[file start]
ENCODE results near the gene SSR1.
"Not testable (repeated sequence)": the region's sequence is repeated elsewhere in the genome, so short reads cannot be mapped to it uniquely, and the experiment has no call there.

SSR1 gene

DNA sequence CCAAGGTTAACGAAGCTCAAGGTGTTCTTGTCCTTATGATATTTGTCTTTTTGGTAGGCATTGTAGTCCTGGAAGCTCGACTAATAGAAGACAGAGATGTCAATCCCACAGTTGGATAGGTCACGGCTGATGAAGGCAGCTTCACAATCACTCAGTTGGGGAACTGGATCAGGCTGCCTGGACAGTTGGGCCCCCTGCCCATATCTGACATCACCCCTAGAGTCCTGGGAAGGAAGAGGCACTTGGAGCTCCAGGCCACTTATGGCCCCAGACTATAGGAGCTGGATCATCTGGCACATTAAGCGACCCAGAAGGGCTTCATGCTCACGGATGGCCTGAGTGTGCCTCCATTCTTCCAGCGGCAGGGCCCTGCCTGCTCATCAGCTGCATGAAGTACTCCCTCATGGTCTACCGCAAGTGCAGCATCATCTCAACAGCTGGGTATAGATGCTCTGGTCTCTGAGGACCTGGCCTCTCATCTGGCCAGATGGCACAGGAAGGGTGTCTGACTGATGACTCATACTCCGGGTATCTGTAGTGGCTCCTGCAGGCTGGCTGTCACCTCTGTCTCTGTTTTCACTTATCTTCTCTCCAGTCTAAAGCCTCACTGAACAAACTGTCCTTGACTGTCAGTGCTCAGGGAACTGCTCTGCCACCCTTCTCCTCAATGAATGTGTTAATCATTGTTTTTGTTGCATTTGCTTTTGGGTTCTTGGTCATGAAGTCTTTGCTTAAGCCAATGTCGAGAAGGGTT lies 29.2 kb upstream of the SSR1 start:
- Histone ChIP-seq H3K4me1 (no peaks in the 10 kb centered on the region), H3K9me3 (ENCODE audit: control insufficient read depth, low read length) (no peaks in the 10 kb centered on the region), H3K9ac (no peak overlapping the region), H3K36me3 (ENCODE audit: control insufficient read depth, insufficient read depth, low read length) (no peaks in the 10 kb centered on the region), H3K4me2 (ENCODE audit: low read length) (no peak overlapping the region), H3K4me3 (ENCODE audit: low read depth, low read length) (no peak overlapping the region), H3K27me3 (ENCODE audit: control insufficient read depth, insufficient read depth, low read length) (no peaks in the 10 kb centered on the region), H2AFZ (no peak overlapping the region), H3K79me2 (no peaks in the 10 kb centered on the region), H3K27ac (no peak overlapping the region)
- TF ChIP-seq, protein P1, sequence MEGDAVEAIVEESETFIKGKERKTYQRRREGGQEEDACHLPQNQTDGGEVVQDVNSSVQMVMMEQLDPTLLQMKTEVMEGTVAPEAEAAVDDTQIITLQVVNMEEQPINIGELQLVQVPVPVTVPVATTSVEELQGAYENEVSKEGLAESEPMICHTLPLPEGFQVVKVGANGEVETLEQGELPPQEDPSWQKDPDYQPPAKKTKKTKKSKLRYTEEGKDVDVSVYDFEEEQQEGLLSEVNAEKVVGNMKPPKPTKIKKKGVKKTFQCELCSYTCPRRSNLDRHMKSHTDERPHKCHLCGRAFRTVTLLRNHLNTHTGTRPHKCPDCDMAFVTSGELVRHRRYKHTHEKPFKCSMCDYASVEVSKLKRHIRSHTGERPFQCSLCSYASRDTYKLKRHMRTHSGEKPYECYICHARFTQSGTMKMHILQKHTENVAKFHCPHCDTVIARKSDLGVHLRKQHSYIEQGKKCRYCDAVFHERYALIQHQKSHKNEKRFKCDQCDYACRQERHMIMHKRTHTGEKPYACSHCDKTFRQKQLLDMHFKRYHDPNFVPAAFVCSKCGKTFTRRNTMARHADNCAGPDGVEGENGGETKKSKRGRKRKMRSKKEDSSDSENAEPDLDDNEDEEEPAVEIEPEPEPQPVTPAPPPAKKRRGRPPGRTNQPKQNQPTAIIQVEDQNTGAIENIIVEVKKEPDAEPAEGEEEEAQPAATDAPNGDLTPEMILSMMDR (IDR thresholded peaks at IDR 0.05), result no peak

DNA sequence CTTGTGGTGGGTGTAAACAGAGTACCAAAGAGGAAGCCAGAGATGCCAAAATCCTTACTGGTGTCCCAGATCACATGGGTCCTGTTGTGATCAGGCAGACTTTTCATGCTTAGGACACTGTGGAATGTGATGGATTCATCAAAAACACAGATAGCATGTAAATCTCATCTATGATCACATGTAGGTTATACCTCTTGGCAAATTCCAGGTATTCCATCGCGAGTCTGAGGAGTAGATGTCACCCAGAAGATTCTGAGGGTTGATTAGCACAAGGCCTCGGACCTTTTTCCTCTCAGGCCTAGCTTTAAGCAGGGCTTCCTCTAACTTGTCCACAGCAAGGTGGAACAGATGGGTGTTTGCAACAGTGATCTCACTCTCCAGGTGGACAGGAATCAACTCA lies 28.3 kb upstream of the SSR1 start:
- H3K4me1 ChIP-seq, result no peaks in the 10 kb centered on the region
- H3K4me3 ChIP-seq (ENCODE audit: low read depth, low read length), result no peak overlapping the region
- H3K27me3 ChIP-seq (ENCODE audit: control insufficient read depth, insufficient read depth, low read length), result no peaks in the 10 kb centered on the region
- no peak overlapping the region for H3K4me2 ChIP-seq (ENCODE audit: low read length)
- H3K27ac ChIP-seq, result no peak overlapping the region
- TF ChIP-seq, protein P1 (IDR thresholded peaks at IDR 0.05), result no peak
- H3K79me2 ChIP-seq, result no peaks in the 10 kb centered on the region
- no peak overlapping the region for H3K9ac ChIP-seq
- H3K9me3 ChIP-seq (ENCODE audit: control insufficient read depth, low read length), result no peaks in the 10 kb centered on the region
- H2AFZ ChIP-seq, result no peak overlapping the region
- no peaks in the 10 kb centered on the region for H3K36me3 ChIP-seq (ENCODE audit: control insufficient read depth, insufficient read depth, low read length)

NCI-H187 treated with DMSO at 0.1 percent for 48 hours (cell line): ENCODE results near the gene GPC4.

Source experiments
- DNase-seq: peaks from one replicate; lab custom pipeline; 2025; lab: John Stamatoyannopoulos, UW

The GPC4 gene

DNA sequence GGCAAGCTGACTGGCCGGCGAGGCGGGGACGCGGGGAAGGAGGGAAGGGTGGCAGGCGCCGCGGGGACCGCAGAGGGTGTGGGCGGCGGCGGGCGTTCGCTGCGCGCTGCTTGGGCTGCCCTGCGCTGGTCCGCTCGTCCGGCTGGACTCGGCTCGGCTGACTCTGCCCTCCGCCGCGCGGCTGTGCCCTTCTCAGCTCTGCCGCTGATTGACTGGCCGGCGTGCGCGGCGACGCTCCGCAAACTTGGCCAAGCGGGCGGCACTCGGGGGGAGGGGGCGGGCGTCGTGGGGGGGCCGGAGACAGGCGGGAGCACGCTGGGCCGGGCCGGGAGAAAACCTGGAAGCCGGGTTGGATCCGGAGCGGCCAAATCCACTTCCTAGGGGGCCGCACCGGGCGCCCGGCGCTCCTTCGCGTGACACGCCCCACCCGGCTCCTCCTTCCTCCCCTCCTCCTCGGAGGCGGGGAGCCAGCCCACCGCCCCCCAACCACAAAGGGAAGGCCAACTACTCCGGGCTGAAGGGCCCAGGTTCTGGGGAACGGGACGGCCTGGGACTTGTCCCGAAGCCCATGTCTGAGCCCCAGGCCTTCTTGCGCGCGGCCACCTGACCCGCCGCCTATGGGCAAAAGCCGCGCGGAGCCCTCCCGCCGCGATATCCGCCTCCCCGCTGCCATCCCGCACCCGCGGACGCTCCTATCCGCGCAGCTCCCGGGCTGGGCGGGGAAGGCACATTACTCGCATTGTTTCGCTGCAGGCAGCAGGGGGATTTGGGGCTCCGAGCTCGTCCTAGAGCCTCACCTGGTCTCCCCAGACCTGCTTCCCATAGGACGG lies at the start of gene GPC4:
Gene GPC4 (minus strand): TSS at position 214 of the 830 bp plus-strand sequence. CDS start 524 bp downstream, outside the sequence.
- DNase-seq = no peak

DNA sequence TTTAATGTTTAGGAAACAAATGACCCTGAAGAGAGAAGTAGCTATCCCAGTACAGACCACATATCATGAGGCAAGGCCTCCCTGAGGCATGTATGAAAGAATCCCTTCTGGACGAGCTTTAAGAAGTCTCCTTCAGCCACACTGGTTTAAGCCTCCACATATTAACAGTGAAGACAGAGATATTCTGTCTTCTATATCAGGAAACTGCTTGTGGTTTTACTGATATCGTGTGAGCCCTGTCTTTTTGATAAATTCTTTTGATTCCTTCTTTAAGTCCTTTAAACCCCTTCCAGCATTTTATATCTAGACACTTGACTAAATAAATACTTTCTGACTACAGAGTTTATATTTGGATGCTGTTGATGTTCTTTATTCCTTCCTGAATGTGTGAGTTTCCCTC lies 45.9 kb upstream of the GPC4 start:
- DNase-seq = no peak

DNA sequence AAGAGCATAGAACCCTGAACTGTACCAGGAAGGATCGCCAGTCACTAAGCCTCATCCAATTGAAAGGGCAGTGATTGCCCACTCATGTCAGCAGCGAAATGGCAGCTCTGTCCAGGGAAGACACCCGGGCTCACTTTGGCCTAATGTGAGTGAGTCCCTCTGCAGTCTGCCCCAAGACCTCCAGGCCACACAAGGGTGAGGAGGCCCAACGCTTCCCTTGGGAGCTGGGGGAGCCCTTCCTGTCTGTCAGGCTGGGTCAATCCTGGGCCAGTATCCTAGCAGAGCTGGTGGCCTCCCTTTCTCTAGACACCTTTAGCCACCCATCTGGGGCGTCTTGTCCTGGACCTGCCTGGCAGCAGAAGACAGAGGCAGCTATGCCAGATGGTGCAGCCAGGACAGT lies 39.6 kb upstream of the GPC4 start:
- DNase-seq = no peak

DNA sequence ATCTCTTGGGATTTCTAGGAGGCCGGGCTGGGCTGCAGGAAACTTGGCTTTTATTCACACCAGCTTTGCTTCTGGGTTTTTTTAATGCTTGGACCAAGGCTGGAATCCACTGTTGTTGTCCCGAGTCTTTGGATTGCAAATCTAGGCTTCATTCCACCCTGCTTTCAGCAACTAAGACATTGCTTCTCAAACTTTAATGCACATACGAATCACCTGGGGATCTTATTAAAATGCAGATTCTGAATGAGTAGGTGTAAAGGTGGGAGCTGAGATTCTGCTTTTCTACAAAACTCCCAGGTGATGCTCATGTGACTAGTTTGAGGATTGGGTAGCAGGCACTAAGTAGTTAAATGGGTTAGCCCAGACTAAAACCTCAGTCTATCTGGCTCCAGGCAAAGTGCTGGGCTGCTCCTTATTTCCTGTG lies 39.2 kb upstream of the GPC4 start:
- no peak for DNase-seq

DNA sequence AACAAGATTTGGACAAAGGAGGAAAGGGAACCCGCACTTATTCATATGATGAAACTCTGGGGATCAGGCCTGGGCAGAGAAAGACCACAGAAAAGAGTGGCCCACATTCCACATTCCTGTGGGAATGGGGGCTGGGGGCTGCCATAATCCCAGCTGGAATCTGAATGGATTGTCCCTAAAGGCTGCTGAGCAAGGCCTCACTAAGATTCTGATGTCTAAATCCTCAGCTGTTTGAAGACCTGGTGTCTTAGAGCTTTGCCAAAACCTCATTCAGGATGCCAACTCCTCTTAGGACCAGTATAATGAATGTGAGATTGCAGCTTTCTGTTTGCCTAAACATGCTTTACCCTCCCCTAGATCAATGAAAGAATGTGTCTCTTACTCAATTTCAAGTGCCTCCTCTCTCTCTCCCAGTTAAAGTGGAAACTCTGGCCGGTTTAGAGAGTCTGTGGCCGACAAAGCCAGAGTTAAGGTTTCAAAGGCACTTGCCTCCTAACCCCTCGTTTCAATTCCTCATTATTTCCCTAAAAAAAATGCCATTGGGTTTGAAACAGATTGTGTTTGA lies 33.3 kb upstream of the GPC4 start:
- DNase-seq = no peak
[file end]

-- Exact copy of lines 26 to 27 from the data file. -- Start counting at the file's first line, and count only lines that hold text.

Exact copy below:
DNA sequence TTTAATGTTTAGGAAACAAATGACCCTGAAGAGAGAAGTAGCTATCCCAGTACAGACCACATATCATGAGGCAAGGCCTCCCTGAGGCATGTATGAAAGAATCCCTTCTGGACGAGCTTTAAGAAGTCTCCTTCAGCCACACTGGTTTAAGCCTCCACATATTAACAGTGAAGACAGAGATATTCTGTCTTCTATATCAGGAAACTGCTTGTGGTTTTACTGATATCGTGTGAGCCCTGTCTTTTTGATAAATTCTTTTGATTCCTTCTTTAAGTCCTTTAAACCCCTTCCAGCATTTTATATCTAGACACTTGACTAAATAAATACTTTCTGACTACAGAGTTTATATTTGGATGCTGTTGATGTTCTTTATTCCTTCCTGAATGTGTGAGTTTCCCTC lies 45.9 kb upstream of the GPC4 start:
- DNase-seq = no peak